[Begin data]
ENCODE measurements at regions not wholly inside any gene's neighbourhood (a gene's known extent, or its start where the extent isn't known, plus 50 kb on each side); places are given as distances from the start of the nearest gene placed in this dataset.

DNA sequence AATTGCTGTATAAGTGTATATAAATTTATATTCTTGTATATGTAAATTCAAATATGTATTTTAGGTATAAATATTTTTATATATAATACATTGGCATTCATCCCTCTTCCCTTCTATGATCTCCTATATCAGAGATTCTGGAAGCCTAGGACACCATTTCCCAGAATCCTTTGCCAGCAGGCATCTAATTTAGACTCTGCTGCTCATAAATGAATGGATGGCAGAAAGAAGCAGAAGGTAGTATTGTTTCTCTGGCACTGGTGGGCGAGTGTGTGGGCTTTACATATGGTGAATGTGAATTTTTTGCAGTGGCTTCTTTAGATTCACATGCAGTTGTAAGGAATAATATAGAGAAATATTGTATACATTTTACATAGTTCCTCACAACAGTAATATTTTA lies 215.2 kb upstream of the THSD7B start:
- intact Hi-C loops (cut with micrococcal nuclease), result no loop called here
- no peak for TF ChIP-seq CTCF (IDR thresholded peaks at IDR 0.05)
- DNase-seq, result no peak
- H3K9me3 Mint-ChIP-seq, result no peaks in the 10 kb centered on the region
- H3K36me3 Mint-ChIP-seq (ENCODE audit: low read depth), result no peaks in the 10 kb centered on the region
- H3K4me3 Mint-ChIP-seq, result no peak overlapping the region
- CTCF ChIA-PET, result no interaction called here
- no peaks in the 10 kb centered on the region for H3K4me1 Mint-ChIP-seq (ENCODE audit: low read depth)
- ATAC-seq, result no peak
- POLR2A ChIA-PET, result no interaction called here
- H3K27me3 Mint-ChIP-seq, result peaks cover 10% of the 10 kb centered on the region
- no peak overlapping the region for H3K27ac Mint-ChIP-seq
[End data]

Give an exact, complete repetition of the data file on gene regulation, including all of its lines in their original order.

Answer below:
ENCODE measurements at regions not wholly inside any gene's neighbourhood (a gene's known extent, or its start where the extent isn't known, plus 50 kb on each side); places are given as distances from the start of the nearest gene placed in this dataset.

DNA sequence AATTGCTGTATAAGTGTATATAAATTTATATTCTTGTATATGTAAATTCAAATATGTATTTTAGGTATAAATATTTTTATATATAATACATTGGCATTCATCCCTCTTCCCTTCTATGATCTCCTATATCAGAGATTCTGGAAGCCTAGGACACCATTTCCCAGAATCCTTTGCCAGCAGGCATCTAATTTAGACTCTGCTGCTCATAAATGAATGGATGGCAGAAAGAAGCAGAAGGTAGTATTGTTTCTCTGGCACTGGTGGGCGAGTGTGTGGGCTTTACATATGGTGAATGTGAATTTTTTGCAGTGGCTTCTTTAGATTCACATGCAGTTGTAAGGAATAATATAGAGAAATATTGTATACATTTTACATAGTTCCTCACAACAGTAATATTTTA lies 215.2 kb upstream of the THSD7B start:
- intact Hi-C loops (cut with micrococcal nuclease), result no loop called here
- no peak for TF ChIP-seq CTCF (IDR thresholded peaks at IDR 0.05)
- DNase-seq, result no peak
- H3K9me3 Mint-ChIP-seq, result no peaks in the 10 kb centered on the region
- H3K36me3 Mint-ChIP-seq (ENCODE audit: low read depth), result no peaks in the 10 kb centered on the region
- H3K4me3 Mint-ChIP-seq, result no peak overlapping the region
- CTCF ChIA-PET, result no interaction called here
- no peaks in the 10 kb centered on the region for H3K4me1 Mint-ChIP-seq (ENCODE audit: low read depth)
- ATAC-seq, result no peak
- POLR2A ChIA-PET, result no interaction called here
- H3K27me3 Mint-ChIP-seq, result peaks cover 10% of the 10 kb centered on the region
- no peak overlapping the region for H3K27ac Mint-ChIP-seq